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Field Notes: Adventures in the Dominican Republic (Part 3)

By Erik Hogan

Cold instant coffee in a plastic water bottle stares at me as I stir in bed. The air conditioner drones on as I stare back. The tension is thick in the stillness of the small room. The cold coffee. Me. It is the quintessence of a love/hate relationship.

I break first, and sip the beverage as I peek through the bars of the high window in the room. The morning appears lackluster, so I forego a trip to the roof to photograph the dawn.

Instead, I find myself sitting quietly in the lobby downstairs, waiting for the rest of the group to awake and get ready. A tiny dog slumbers in the chair next to me. Red and white stairs with railings and banisters spiral upward from where I am seated in silent chaos. The Hotel Kevin hostess, an angel dressed as a middle aged woman, brings me a hot cup of coffee as I wait.

As our group convenes, we move to our host church for breakfast. Once we have eaten our fill, it is time for the day’s labor. This time we need only go down to the courtyard of this church.

Stacks of rebar await. The goal is to fashion it all into the inner framework of the pillars that will eventually be placed in the foundations that we helped dig yesterday. Several church members with experience in constructing such pillars are there to help. They create simple tools out of scrap pieces of rebar, designed to help twist wire around metal to hold the shapes together. We are shown how to bend the bars to right angles using wooden braces against a wall.

So, as the heat of late morning grows, we bend and twist and shape until the metallic skeletons begin to take form.

In the afternoon we go exploring. Today we walk the town of Puerto Plata, absorbing the character and flavor of this venerable little city by the sea. Color saturation dominates the cityscape. Buildings pop with bright yellow and teal. Window shutters and doorways are dressed in shades of blue. Lush flowers grow abundantly.

One small pedestrian street and everything in it is painted a uniform pink. It is almost difficult to look at under the direct overhead sunlight. Another street is roofed with multi-colored umbrellas.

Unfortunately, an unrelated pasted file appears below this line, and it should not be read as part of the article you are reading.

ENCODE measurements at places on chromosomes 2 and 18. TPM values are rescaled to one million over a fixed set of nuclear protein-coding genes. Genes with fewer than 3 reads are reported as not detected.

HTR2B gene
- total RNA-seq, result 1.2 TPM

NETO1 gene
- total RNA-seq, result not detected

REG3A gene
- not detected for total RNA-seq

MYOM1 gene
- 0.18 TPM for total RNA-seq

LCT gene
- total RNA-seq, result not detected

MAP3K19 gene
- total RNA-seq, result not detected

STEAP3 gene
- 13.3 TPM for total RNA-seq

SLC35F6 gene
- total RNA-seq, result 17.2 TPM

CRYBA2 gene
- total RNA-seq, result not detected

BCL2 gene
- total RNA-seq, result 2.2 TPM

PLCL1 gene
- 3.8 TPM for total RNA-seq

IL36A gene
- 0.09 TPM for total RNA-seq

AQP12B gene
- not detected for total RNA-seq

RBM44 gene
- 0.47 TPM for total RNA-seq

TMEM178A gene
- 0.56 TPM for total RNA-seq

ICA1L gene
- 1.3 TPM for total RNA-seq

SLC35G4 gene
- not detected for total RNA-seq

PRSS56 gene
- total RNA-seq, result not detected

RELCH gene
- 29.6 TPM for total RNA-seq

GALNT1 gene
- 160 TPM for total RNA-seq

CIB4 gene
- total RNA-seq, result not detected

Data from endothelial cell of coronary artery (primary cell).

The fascinating vibrancy of the town can only be seen as a direct reflection of the warm and welcoming nature of the people I have encountered here.

From the central plaza of Puerto Plata we walk north to a park on a small peninsula jutting out towards the sea. A large amphitheater stands empty, filled only by the hot afternoon wind. A lonely donkey lazily grazes in a patch of grass nearby. He wears what appears to be a saddle speckled with more vibrant warm colors and seems entirely content with his position in life.

Exposed to the ocean, this park is battered by wind. Flags pop and snap. Palm fronds thrash. The constant pressure of moving air has bent sturdy bushes into off centered, stooped shapes. But in the afternoon sunlight the wind feels amazing!

This park is also home to San Felipe Fort. It is a Spanish fort, dating to the 1500’s, that overlooks the harbor. An ancient silent sentinel, the fortifications stand unmoving before the backdrop of a mountaintop perpetually touching the clouds.

The day has been a full one, with labor and with exploration. Our group returns in the evening for dinner, followed by a time of socializing with some youth from the church. The laughter filled conversation continues into the dark hours. It is a wonderment of learning about different cultures, as colorful as the town itself.

To be continued…

Erik Hogan is a photographer who primarily shoots landscape, wilderness, and nature scenes in the Athens area.

Follow on Instagram @erikhoganphotography Erik's sketchbook includes a look behind the scenes, with an option to purchase a limited number of prints through the link in his bio. htttps://

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